Ignoring those issues, Apex Legends is, at its core, basically fine. You can usually turn it on and play it. But as time goes on, more and more of these issues continue to pile up, making the experience a little bit more irritating for a growing number of players with each subsequent season. If allowed to fester, I worry that Apex Legends will eventually reach a state that is unplayable for just enough people that we see the playerbase turn on the game.

Loba's tactical ability hasn't consistently worked for nearly a year, heavily nerfing one of Apex Legends' two support characters.
Loba's tactical ability hasn't consistently worked for nearly a year, heavily nerfing one of Apex Legends' two support characters.

So, before that happens, Apex Legends should get an Operation Health, and considering how much content is available in the game, now feels like the perfect time to do it. Sometime in Year 4--so at this point, Season 14 or Season 15--Apex Legends should go a full three months where the game gets no new characters, weapons, maps, or modes. Maybe Respawn adds a new battle pass and limited-time events so folks have something to look forward to, but I'd err on the side of as little new stuff as possible so that the Apex Legends team can devote themselves to addressing issues. Maybe just bring back Season 1's battle pass (which almost no one had a chance to finish since daily and weekly challenges didn't exist back then) and recycle popular modes like Control, Shadow Royale, Winter Express, and Déjà Loot.

Or don't even have that. I'd give up any and all opportunities to chase challenges or unlock cosmetics for an entire season if it meant Apex Legends' many lingering issues were finally addressed.

I understand if Respawn is wary of pursuing this plan. The studio is not in the same situation that Ubisoft Montreal had the pleasure of being in back in 2017, with games like The Division, Watch Dogs 2, For Honor, Ghost Recon Wildlands, Just Dance 2018, and Assassin's Creed Origins contributing to Ubisoft's bottom line for the fiscal year. What does publisher Electronic Arts have going on to cover for a dip in revenue from its best live-service shooter? Battlefield 2042? Psh.

At least Apex Legends' character-driven story continues to excel with each season.
At least Apex Legends' character-driven story continues to excel with each season.

Apex Legends is one of EA's main cash cows alongside the publisher's sports and racing simulator games--the battle royale has pulled in over $2 billion as of May 2022--and it likely wouldn't make as much money as usual if there was a whole season where no new content was released for the game. But that might just need to be a bitter pill that Respawn and EA collectively swallow. It's been increasingly frustrating to see Respawn continue to kick certain issues down the road, with promises that certain problems will be fixed eventually or that long-awaited features will be added one day.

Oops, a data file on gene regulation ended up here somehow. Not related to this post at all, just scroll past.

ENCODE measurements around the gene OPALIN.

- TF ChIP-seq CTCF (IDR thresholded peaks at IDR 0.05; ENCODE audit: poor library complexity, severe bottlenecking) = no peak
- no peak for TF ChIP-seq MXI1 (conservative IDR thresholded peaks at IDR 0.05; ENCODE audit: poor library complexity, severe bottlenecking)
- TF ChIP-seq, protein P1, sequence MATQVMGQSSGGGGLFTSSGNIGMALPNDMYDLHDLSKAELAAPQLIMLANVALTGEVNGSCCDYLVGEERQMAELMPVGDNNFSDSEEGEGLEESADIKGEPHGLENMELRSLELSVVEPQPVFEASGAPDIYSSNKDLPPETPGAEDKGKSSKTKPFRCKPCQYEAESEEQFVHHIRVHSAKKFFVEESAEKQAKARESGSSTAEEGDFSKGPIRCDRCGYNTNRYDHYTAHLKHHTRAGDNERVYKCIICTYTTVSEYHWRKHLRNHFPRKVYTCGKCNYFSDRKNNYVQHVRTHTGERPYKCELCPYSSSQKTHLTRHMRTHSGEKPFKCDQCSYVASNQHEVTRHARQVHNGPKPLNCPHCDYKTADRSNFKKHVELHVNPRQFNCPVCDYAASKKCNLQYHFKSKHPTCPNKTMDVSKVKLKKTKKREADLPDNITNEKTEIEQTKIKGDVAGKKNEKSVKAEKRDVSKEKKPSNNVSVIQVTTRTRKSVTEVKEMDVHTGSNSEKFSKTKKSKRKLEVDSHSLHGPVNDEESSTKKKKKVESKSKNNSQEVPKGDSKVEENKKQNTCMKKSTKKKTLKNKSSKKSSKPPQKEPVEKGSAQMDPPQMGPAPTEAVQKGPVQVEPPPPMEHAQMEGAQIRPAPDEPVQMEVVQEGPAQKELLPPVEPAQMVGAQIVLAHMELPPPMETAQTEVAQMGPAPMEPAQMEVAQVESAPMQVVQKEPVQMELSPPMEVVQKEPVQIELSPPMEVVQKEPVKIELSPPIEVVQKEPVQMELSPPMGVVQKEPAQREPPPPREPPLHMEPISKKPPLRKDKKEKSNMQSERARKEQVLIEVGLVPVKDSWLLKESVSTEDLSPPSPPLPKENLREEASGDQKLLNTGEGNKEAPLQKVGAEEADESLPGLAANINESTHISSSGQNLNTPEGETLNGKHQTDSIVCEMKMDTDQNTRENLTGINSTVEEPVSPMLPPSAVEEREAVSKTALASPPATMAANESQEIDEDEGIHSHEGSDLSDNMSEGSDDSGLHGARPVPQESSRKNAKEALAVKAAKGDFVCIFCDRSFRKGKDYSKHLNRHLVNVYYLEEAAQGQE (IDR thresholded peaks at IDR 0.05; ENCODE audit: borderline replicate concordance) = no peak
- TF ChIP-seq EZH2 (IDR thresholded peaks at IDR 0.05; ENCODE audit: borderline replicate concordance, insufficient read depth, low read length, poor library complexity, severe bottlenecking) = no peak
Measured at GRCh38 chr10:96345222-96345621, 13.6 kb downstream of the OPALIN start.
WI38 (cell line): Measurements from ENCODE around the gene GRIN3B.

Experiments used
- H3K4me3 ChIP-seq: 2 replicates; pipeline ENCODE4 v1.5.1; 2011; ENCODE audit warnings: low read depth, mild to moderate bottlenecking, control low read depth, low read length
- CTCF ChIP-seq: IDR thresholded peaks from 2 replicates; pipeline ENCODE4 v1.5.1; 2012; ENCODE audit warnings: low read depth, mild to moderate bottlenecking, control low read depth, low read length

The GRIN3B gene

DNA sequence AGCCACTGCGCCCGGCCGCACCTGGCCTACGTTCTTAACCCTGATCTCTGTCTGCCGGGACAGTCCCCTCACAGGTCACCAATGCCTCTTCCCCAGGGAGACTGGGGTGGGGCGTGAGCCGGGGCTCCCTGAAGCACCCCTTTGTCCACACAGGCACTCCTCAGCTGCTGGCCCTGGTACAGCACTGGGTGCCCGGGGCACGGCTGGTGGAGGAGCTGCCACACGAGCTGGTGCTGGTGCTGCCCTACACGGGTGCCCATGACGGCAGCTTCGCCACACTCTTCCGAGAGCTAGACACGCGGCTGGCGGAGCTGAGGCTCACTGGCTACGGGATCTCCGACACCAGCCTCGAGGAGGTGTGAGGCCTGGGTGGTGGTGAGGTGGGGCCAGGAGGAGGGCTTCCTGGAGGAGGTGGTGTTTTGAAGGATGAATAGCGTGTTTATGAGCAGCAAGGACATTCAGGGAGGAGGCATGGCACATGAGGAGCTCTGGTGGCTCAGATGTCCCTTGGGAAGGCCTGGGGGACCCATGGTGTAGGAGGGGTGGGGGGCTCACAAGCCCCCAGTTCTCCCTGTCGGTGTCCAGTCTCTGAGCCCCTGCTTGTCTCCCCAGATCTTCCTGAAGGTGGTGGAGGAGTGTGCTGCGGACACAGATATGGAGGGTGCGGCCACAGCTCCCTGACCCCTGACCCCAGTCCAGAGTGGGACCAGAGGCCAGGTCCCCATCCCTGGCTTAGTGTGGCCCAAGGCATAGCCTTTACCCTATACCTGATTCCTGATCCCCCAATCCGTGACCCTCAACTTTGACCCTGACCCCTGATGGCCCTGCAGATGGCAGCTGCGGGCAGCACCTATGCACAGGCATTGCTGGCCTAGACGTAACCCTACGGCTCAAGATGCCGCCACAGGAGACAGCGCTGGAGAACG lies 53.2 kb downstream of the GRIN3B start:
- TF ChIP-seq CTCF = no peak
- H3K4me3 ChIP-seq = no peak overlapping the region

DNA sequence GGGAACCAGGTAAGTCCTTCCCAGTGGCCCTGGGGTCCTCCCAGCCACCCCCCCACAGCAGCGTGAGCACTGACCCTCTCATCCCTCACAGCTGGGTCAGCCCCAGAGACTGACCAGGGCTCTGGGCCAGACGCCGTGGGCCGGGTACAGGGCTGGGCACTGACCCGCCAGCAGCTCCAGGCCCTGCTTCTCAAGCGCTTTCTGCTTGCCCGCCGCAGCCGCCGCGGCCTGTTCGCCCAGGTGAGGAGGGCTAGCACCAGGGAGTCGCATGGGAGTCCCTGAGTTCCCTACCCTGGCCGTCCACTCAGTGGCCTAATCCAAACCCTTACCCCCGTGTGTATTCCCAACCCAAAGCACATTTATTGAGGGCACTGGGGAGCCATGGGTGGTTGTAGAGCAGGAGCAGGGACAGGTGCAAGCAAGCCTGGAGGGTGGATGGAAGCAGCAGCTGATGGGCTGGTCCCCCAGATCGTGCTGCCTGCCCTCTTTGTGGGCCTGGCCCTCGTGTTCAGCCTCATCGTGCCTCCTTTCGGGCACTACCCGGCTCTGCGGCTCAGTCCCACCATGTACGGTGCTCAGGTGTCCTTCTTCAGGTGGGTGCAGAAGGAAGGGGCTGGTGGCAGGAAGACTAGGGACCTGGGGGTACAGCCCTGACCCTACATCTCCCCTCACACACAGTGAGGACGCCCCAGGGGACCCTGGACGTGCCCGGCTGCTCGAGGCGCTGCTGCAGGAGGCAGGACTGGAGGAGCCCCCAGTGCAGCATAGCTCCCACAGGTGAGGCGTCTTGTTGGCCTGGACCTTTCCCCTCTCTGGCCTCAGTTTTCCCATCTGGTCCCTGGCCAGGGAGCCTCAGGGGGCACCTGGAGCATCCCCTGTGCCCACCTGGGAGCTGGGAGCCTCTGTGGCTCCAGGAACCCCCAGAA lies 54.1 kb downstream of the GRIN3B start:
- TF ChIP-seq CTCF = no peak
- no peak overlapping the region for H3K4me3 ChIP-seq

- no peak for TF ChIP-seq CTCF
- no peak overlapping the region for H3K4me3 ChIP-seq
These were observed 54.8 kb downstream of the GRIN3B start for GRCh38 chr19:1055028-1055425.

I'm willing to give up seeing a new character or gun at the start of a season if it means that Wattson will finally be able to place her Perimeter Security on Storm Point without the nodes glitching, or Loba will be able to toss her Burglar's Best Friend and regularly teleport for the first time since Season 8, or the game client will be adjusted so that future patches never outright break the game again. I understand that game development is especially hard when it comes to maintaining live-service games and updates can take time--all I'm asking is for Respawn to actually carve out the time that the Apex Legends team needs so that we can get these issues addressed and just move on to enjoying the game.


Jordan Ramée

Jordan Ramée has been covering video games since 2016 and tabletop games since 2020, using his unhealthy obsessions to write what he'd argue is compelling content (we won't tell him if you don't). Do not let him know that you're playing Hollow Knight--he will take that as a sign that you wish to talk about the lore for the next five hours.